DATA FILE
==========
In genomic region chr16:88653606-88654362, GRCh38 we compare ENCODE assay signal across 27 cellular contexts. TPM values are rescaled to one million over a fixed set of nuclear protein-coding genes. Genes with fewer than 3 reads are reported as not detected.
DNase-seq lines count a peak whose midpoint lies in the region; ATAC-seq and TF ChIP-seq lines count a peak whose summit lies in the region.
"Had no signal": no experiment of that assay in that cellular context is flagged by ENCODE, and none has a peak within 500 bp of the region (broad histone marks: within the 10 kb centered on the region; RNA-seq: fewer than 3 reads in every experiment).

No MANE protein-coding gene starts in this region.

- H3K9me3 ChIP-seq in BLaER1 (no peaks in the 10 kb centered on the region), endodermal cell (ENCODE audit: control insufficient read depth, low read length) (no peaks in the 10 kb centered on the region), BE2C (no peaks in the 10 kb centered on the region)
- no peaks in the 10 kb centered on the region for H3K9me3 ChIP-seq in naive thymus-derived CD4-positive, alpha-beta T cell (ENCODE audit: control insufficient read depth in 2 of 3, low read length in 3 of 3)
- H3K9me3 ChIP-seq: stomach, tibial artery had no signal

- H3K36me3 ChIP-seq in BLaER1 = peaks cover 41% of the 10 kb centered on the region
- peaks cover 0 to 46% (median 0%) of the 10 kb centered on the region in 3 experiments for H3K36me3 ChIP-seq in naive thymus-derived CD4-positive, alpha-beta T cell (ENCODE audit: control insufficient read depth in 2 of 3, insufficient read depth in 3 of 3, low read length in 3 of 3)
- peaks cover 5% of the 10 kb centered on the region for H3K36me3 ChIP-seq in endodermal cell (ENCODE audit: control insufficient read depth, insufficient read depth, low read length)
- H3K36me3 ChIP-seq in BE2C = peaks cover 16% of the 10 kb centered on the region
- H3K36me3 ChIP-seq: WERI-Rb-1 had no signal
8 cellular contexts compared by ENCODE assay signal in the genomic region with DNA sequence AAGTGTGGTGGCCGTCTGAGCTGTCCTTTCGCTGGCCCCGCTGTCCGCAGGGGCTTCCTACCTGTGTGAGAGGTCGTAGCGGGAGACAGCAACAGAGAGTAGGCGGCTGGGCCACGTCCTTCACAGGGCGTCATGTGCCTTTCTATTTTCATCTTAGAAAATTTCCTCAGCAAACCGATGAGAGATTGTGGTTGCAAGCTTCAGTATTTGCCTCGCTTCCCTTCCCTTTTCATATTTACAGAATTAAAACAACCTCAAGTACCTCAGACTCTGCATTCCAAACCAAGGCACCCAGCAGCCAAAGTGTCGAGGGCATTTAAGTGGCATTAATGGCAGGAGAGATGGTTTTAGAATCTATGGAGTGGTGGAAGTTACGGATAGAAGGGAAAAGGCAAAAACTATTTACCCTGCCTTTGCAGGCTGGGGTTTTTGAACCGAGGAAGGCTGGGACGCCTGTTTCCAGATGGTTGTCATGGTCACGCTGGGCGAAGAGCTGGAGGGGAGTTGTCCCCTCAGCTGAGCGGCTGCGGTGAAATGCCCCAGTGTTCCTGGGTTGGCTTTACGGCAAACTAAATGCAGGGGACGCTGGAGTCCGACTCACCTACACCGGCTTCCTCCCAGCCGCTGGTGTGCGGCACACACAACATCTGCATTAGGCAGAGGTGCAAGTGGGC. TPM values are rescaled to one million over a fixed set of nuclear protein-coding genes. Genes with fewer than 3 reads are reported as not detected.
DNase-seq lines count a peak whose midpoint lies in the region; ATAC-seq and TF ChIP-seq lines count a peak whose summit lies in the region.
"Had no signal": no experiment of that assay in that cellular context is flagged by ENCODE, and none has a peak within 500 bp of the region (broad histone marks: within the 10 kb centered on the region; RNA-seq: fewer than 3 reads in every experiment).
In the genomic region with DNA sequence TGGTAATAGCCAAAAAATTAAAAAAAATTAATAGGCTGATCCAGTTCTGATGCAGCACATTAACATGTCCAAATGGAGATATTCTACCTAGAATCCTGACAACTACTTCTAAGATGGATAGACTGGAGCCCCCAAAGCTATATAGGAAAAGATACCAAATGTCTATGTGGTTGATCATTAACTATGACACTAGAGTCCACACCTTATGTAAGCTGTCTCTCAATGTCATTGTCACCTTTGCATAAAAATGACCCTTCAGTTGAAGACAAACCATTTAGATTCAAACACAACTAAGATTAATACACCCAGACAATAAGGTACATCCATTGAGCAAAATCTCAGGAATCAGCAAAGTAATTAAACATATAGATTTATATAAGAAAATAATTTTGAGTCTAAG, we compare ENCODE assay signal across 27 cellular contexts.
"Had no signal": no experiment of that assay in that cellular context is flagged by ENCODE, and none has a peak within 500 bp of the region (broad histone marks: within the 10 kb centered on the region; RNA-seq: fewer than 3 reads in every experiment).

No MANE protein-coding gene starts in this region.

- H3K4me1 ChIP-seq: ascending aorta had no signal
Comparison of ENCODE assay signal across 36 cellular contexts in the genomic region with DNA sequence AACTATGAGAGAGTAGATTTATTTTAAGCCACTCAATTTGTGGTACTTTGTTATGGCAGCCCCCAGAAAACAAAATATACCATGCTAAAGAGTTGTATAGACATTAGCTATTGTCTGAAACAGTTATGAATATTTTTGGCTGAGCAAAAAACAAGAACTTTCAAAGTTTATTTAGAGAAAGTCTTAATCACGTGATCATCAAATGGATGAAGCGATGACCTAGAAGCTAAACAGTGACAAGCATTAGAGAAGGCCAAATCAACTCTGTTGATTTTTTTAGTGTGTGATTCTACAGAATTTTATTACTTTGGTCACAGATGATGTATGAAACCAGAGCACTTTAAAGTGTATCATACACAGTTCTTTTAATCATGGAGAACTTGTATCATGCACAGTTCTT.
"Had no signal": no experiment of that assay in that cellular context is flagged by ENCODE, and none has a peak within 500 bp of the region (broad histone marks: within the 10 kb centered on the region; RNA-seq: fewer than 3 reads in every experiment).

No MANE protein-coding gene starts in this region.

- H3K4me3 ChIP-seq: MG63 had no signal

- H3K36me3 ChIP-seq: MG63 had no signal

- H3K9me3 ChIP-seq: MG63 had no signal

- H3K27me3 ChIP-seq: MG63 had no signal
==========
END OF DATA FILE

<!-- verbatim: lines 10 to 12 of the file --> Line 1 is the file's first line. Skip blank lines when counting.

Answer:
- peaks cover 5% of the 10 kb centered on the region for H3K36me3 ChIP-seq in endodermal cell (ENCODE audit: control insufficient read depth, insufficient read depth, low read length)
- H3K36me3 ChIP-seq in BE2C = peaks cover 16% of the 10 kb centered on the region
- H3K36me3 ChIP-seq: WERI-Rb-1 had no signal